Noto Peninsula Discovery

Nature, culture, onsen at the doorstep of Kanazawa City

By Alena Eckelmann    - 4 min read

One of Honshu Island’s eleven peninsulas, the Noto Peninsula has largely been off the radar of foreign visitors to Japan. While Noto attracts many Japanese visitors, foreign travellers have yet to discover the plentifulness of natural and cultural gems that this part of Japan has to offer. There are great hot springs too!

The Noto Peninsula is located in the northern part of Ishikawa Prefecture while the southern part of the prefecture is home to Kanazawa City, the prefecture’s capital and already a well-known destination for domestic and foreign travelers alike.

Noto divides into three areas: Kuchi-Noto (Entrance of Noto), Naka-Noto (Middle of Noto) and Oku-Noto (Deep Noto).

Wakura Onsen Resort is in Naka-Noto at the edge of Nanao Bay. Wajima Onsen is in Oku-Noto and at the entrance to Sosogi Coast. These are the Noto Peninsula’s main hot spring resorts and nature and culture travel spots.

A wide range of accommodations offering hot spring baths and delicious seafood meals make Wakura Onsen and Wajima Onsen an excellent base from where to explore the surroundings of Noto further.

Seemingly remote, access to Noto from Osaka and Kyoto or from Tokyo is actually quite easy. First you take a train to Kanazawa, which is the gateway to the Noto Peninsula. The Hokuriku Shinkansen connects Tokyo with Kanazawa while the Thunderbird Limited Express connects Shin-Osaka and Kyoto with Kanazawa. Travel time in both cases is roughly 2h30min. 

From Kanazawa City a Limited Express Train takes you to Wakura Onsen Station (1 hour), or an Express Bus takes you to Wajima Onsen (2 hours).

There is a network of local busses that provides access to a number of other locations on the peninsula.

Noto Railway, a nostalgia sightseeing train, takes you from Anamizu to Nanao. You can sit back and admire the nice scenery while sipping coffee or sake, depending on the ticket you select.  

Alternatively, hire a bicycle to explore the Nanao Bay Area close-up while feeling the sea breeze on your face.

There is also the option of hiring one of the taxis driven by friendly locals who are happy to show you around for a day. They will not only take you to all the recommended scenic spots, like Nafune Coast and Sosogi Beach, but they will also include one or two surprise spots that are favorites amongst the locals.

Highly recommended in all seasons is a visit to Noto’s terraced rice paddies, to the Wajima Morning Market and to the lacquerware showrooms in Wajima.  

If you visit in summer, then don’t miss Noto’s spectacular lantern festivals. This is the time when the locals let their hair down and go wild. Aomori’s Nebuta Festival might be famous but Noto’s giant kiriko lanterns are second to none, and the crowd is much less. Taiko fans can look forward to a dramatic performance of Gojinjo Taiko, a type of taiko drumming born in the area.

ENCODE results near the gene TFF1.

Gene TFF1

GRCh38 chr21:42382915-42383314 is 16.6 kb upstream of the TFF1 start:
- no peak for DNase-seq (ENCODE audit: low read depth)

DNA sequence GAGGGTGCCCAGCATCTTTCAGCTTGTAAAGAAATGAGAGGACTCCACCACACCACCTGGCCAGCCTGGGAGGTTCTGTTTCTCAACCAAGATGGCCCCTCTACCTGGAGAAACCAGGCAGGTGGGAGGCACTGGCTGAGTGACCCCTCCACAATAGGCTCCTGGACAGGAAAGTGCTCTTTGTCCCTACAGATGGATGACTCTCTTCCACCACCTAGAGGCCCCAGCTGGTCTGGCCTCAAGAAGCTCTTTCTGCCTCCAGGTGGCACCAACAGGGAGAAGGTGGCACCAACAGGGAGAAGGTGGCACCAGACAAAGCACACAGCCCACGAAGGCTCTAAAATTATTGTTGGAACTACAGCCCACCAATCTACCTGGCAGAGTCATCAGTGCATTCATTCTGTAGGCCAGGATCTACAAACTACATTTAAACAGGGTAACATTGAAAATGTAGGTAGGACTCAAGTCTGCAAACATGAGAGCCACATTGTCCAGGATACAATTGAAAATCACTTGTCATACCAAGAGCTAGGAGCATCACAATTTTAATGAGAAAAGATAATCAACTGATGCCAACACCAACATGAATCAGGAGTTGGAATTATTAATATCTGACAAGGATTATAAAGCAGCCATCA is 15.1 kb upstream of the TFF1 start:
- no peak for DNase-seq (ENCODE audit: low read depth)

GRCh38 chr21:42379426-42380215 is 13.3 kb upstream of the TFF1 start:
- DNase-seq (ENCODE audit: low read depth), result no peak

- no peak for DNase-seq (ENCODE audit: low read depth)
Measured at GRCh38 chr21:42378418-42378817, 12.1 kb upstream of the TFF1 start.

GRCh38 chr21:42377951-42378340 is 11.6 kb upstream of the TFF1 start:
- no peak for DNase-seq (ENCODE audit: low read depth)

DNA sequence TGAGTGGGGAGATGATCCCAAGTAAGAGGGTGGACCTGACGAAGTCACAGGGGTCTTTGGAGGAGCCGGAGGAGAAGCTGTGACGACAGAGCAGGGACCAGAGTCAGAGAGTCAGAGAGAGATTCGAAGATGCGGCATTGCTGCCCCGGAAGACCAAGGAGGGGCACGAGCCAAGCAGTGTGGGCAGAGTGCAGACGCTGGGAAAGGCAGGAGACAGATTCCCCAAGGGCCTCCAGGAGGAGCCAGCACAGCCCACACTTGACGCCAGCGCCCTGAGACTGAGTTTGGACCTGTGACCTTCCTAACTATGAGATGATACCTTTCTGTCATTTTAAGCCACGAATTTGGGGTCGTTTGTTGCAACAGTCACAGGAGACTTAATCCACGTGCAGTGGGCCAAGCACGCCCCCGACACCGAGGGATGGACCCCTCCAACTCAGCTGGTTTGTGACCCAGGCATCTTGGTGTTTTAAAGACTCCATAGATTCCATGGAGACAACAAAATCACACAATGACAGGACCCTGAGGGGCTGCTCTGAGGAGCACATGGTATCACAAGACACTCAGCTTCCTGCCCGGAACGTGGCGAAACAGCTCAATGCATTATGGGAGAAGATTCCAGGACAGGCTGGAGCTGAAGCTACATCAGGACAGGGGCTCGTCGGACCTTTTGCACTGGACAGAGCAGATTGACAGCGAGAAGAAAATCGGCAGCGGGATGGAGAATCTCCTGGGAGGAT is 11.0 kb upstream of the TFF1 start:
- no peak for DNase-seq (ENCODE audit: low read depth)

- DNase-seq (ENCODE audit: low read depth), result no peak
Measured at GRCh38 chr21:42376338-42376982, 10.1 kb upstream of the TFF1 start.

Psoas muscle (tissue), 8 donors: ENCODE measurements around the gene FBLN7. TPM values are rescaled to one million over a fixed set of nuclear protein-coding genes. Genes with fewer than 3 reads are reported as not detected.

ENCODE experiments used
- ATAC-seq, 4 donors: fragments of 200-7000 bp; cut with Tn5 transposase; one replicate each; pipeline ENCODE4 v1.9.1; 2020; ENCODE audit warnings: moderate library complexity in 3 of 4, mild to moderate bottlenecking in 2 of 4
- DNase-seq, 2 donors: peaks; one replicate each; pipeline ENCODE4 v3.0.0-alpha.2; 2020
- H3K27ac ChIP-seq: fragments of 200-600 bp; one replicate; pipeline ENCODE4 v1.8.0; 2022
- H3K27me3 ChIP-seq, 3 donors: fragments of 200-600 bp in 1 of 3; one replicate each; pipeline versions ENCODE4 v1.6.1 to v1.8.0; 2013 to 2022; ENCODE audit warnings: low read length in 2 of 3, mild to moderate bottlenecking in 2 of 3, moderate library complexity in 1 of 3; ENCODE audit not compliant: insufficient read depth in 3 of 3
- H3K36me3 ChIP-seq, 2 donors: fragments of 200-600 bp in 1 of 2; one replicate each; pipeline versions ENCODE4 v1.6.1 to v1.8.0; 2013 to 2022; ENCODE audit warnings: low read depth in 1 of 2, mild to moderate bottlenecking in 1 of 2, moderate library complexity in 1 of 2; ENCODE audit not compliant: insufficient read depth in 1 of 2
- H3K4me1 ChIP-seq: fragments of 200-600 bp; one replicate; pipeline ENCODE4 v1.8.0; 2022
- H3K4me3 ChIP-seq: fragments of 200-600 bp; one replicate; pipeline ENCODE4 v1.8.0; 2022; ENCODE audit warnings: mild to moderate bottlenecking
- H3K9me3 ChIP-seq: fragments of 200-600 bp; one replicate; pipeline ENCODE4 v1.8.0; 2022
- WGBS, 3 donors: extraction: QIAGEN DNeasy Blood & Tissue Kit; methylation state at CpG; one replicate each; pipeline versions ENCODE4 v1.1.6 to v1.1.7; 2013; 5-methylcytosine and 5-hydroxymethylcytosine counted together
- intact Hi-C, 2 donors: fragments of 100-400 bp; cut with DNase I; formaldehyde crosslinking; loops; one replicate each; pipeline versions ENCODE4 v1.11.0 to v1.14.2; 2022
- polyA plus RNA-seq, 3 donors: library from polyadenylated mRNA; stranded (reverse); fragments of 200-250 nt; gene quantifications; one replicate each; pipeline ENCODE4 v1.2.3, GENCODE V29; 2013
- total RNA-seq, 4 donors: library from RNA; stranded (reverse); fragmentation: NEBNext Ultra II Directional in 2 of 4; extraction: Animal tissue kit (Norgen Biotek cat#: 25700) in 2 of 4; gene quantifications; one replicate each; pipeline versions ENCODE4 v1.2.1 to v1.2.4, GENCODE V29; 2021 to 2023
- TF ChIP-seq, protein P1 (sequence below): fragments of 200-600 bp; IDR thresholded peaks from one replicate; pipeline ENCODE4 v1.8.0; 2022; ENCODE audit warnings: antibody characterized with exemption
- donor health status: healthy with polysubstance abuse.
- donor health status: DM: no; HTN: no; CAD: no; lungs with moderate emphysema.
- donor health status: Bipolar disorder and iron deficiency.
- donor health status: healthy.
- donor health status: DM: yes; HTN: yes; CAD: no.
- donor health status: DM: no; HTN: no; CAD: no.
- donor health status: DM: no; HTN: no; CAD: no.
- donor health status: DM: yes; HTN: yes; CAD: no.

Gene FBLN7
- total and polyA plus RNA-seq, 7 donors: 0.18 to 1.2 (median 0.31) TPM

If you travel to Kanazawa City and you have time to spare, then give Noto a try – you will not be disappointed.

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Alena Eckelmann

Alena Eckelmann @alena.eckelmann

Born East of the Wall and South of Berlin, I am celebrating my 15th year anniversary in Japan in May 2020, the country that I call home now. I lived in crazy Tokyo for 6 years and since 2011 I call the beautiful Kii Peninsula (Kumano, Koyasan and Yoshinoyama) my home.I have been a JapanTravel Partner since the conception of the platform in 2011! In Tokyo I worked in market research at AIP Corporation and in business education at JMEC. For the last 10 years I have been a guide for foreign visitors at Venture Japan, on top of being a Freelance Writer and a Business Researcher.  Apart from work, I trained at the Yoshinkan Aikido Dojo and at the Oedo Sukeroku Taiko Dojo for several years each, and I ran the 1st Tokyo Marathon and enjoyed cycling around Tokyo. During the last 10 years I am working with local authorities to improve their hospitality to foreign visitors and I have participated in many monitors as a media representative.  My current interest is in Japanese nature and spirituality. I love spending time in the forest and mountains, and I love visiting temples and shrines.   I am a licensed guide for the Kumano Kodo pilgrimage trails  and for Koyasan, the Buddhist monastery, in addition to being a practitioner and licensed guide for Forest Therapy (Shinrin Therapy).  As a guide for walking tours, I have taken visitors to walk the Kumano Kodo trails, the Nakasendo trail and the Shikoku 88 temple pilgrimage trail.  Being grounded during this COVID-19 crisis, I enjoy gardening, baking bread in my new Japanese bread-maker and going for walks around 'my' village.  Take care, keep well, stay safe! 

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